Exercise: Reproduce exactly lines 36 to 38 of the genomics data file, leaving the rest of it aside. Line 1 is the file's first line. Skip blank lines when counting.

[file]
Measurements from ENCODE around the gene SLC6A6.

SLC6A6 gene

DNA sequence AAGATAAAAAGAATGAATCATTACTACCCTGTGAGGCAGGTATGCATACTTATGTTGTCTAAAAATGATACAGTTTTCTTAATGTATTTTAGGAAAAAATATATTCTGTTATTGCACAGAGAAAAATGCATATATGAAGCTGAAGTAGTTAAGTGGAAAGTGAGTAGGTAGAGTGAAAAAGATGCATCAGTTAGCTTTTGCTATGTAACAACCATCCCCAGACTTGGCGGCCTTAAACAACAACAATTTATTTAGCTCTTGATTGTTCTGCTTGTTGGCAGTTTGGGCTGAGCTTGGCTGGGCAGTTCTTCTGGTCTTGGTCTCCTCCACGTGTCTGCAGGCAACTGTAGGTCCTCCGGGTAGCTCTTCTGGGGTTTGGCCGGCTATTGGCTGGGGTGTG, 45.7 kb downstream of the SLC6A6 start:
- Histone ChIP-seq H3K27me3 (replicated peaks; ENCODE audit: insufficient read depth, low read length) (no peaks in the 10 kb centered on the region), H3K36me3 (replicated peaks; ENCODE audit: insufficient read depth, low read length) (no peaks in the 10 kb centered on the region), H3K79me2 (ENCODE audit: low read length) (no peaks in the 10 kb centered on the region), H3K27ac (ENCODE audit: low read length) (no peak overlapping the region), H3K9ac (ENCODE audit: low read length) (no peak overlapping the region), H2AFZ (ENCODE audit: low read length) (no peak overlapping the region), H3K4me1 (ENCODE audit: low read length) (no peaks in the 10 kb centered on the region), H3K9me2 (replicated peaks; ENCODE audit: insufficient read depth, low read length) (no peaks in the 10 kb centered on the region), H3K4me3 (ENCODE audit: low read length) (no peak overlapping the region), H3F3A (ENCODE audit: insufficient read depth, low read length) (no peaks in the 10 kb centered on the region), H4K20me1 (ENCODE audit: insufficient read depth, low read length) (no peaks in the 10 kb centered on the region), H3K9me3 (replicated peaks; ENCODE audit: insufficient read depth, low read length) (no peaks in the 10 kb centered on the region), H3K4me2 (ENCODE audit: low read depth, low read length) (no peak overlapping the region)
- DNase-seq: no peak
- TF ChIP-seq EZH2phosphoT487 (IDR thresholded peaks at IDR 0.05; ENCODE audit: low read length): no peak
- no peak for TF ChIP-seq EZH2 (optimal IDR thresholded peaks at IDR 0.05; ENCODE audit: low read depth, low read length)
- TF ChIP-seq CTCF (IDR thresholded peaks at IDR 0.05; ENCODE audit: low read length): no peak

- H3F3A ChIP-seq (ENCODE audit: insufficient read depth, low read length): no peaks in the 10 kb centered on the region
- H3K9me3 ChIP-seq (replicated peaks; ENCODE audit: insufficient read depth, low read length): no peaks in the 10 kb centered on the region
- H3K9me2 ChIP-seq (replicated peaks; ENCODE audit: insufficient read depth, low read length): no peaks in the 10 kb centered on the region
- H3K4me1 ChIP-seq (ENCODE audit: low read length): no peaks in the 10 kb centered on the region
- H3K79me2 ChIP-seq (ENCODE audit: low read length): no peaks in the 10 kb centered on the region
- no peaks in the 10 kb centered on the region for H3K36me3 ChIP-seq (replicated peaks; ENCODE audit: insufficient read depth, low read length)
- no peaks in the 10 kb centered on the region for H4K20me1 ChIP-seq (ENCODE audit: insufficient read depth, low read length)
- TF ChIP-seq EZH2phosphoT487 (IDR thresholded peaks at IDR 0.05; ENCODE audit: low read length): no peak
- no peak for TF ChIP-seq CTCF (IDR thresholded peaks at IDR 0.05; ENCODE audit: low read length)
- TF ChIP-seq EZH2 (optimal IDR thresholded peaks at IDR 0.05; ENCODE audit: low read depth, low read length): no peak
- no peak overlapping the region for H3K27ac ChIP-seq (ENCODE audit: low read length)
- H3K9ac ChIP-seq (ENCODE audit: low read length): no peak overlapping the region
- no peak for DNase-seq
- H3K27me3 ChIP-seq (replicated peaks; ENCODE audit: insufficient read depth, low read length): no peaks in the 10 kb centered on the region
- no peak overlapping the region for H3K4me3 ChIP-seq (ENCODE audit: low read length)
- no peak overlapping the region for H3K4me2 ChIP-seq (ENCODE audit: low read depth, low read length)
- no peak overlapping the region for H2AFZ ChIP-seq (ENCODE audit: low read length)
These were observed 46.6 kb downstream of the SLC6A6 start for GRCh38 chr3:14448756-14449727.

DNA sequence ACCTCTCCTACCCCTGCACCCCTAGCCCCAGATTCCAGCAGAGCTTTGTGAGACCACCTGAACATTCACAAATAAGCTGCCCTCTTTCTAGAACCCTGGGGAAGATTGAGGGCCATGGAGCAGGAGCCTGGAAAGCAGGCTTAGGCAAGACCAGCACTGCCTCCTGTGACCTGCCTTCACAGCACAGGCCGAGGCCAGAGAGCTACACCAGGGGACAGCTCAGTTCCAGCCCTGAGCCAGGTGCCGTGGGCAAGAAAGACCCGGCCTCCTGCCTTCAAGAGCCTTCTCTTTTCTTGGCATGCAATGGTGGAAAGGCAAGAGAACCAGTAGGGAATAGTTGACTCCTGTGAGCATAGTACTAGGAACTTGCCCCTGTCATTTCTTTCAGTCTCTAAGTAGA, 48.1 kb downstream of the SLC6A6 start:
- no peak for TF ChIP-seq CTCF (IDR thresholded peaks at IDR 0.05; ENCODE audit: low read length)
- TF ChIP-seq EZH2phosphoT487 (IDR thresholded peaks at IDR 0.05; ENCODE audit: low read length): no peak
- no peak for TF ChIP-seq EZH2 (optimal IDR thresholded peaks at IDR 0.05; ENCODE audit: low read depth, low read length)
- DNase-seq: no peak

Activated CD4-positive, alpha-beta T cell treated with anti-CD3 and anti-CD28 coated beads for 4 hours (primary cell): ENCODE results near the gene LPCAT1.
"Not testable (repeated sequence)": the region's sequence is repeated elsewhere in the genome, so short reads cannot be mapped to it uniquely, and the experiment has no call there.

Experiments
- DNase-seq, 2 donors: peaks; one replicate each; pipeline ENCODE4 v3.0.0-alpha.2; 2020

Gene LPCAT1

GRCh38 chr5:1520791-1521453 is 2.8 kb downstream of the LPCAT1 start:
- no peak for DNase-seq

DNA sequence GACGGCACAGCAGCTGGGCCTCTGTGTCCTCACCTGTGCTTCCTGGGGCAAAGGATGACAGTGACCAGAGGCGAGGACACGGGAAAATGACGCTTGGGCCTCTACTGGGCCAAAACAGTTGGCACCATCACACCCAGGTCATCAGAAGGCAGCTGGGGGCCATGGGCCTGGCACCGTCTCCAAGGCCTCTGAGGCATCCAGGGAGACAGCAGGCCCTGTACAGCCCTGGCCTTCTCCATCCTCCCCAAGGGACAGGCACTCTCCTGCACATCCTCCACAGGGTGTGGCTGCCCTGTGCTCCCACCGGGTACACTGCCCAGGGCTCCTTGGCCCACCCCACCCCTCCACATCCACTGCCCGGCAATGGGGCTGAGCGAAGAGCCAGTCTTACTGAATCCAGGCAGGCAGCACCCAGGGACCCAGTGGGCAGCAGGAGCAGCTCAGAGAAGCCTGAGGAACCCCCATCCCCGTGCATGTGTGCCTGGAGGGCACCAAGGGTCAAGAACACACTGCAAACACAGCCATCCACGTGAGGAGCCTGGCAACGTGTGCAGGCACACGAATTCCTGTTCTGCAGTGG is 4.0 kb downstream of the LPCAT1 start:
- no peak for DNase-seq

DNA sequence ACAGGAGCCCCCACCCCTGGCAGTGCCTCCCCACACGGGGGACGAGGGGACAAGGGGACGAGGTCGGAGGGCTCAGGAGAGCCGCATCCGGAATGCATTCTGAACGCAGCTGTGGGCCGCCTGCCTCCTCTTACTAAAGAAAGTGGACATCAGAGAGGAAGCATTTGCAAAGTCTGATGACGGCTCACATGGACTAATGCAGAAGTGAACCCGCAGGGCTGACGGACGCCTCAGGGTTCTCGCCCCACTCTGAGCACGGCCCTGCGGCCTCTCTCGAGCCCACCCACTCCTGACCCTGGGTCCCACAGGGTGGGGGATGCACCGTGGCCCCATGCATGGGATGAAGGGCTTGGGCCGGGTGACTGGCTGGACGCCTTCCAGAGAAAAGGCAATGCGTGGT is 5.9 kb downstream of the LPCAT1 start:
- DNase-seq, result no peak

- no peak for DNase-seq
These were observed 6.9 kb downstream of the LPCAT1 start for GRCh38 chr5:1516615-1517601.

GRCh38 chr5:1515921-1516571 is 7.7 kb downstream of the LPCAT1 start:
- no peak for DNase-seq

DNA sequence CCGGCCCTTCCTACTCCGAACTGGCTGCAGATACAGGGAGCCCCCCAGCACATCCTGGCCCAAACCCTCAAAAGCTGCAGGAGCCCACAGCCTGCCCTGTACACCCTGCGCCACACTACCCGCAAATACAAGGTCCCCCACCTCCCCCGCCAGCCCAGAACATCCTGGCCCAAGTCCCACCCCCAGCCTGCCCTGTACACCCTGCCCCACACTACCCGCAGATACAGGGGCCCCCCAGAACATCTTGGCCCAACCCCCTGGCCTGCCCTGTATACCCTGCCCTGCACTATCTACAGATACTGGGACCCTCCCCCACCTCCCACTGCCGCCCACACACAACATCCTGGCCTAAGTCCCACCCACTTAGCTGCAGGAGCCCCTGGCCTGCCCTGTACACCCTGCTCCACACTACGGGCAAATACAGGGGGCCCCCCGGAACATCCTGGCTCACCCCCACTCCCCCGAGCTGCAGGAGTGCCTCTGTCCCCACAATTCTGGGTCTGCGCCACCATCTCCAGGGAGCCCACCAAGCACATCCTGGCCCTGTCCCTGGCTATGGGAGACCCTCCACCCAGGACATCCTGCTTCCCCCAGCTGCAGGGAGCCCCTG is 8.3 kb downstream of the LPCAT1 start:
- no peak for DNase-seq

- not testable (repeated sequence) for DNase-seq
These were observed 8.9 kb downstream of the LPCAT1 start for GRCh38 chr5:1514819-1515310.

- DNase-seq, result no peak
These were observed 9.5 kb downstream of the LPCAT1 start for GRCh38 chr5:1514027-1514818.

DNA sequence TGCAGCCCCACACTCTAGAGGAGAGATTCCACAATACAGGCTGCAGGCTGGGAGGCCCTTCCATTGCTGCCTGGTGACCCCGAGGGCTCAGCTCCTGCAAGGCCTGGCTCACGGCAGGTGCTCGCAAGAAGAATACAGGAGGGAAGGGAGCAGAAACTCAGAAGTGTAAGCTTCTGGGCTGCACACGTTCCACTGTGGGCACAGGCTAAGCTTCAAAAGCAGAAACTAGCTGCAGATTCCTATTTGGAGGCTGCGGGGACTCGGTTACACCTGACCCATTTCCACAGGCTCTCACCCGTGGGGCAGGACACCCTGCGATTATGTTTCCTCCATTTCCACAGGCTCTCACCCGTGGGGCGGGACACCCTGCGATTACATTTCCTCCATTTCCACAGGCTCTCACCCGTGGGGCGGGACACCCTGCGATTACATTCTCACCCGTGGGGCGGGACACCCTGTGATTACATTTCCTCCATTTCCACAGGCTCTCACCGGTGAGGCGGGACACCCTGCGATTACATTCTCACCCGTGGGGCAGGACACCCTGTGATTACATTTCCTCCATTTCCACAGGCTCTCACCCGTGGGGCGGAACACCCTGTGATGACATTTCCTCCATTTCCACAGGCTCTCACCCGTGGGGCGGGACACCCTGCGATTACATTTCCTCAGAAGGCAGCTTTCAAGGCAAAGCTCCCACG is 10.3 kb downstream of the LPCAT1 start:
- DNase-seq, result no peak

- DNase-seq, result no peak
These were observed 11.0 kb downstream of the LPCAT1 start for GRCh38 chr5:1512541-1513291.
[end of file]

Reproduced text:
Gene LPCAT1

GRCh38 chr5:1520791-1521453 is 2.8 kb downstream of the LPCAT1 start:
- no peak for DNase-seq